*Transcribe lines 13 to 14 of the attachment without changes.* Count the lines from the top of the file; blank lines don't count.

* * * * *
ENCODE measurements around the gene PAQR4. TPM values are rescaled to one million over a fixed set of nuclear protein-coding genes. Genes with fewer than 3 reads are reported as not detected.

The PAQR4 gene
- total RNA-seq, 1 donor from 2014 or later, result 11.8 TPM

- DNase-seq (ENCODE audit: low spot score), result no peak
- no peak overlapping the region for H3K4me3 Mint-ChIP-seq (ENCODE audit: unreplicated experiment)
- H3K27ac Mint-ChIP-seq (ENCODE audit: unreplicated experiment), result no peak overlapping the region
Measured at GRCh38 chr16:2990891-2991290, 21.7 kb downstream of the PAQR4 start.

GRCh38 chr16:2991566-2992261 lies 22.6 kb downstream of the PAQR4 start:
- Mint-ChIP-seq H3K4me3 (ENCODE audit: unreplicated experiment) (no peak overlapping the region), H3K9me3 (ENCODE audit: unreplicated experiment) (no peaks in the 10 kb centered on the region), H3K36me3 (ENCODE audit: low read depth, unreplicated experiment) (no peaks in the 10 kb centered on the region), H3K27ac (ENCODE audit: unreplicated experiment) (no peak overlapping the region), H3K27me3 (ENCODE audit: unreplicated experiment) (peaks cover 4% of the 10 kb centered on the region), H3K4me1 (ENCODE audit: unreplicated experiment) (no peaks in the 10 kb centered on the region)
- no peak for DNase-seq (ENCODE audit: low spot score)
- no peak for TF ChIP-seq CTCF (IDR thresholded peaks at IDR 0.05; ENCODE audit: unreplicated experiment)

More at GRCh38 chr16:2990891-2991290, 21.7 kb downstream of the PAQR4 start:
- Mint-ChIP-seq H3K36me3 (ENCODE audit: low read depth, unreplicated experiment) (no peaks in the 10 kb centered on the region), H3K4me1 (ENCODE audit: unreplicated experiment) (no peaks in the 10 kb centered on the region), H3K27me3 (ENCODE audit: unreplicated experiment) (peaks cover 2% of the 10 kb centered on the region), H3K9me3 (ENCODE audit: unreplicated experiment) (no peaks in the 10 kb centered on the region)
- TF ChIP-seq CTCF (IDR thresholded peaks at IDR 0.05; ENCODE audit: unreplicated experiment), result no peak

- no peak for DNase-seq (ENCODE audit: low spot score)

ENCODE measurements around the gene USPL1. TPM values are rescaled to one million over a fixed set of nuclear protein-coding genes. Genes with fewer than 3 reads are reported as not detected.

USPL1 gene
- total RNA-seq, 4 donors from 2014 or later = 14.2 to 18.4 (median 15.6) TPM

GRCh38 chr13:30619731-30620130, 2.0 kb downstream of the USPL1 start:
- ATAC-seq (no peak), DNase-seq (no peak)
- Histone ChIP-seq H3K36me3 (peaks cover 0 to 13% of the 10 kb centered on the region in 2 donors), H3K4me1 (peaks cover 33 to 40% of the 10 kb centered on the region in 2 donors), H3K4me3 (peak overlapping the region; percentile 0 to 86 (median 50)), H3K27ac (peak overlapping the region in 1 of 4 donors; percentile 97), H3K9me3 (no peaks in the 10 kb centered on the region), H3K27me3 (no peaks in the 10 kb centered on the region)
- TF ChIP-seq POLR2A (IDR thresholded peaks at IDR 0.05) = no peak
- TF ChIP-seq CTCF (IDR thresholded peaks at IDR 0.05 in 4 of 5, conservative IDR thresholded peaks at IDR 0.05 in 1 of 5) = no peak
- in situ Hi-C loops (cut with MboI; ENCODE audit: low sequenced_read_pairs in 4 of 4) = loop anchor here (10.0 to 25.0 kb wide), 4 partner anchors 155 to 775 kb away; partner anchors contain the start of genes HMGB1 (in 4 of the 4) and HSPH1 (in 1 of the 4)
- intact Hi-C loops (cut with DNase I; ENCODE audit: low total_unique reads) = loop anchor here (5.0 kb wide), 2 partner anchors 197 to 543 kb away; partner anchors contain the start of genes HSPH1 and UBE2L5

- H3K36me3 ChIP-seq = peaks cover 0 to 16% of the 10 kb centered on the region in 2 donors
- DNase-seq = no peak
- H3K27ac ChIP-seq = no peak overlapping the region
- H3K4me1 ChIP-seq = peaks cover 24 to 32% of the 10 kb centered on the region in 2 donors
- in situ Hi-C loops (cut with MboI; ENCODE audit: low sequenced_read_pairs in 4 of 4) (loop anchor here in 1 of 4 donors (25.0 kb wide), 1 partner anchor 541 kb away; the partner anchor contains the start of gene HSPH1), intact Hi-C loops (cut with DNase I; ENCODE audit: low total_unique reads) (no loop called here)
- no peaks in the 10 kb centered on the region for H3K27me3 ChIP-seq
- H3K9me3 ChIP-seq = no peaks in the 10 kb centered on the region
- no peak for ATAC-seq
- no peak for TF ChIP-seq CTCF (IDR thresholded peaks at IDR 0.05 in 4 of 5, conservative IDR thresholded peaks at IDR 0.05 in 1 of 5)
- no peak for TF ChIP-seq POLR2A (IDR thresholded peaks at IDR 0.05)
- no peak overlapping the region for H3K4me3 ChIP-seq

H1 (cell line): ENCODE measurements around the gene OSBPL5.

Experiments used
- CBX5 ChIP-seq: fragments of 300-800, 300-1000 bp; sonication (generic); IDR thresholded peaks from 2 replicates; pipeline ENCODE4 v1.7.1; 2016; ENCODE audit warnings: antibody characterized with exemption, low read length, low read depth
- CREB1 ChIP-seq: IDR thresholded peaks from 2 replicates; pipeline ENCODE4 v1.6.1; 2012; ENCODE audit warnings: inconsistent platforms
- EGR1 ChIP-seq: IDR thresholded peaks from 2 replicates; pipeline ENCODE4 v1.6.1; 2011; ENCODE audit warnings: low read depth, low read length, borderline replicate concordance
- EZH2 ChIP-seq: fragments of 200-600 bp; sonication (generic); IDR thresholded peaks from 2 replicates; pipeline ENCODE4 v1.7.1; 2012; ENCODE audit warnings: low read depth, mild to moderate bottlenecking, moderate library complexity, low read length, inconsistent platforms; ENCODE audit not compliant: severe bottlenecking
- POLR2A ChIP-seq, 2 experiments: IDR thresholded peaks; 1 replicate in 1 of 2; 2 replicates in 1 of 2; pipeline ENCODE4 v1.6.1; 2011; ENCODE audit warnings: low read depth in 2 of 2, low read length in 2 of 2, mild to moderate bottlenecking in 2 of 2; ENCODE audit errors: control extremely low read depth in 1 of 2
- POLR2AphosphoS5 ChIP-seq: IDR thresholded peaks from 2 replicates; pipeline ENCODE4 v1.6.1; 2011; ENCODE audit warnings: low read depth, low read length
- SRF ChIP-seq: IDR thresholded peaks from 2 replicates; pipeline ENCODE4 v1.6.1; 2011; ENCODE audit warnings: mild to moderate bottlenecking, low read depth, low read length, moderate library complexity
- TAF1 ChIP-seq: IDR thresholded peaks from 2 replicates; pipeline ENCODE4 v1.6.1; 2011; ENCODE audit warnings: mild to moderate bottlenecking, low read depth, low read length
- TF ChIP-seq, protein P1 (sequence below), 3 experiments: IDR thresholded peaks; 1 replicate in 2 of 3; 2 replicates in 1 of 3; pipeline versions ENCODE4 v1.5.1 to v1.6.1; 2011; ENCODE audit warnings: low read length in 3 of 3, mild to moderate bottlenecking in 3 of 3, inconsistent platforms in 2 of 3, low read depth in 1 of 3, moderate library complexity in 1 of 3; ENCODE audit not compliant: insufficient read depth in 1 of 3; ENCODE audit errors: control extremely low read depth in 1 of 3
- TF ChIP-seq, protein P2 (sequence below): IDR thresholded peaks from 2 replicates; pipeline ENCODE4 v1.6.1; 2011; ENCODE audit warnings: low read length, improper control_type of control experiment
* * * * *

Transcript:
- Mint-ChIP-seq H3K36me3 (ENCODE audit: low read depth, unreplicated experiment) (no peaks in the 10 kb centered on the region), H3K4me1 (ENCODE audit: unreplicated experiment) (no peaks in the 10 kb centered on the region), H3K27me3 (ENCODE audit: unreplicated experiment) (peaks cover 2% of the 10 kb centered on the region), H3K9me3 (ENCODE audit: unreplicated experiment) (no peaks in the 10 kb centered on the region)
- TF ChIP-seq CTCF (IDR thresholded peaks at IDR 0.05; ENCODE audit: unreplicated experiment), result no peak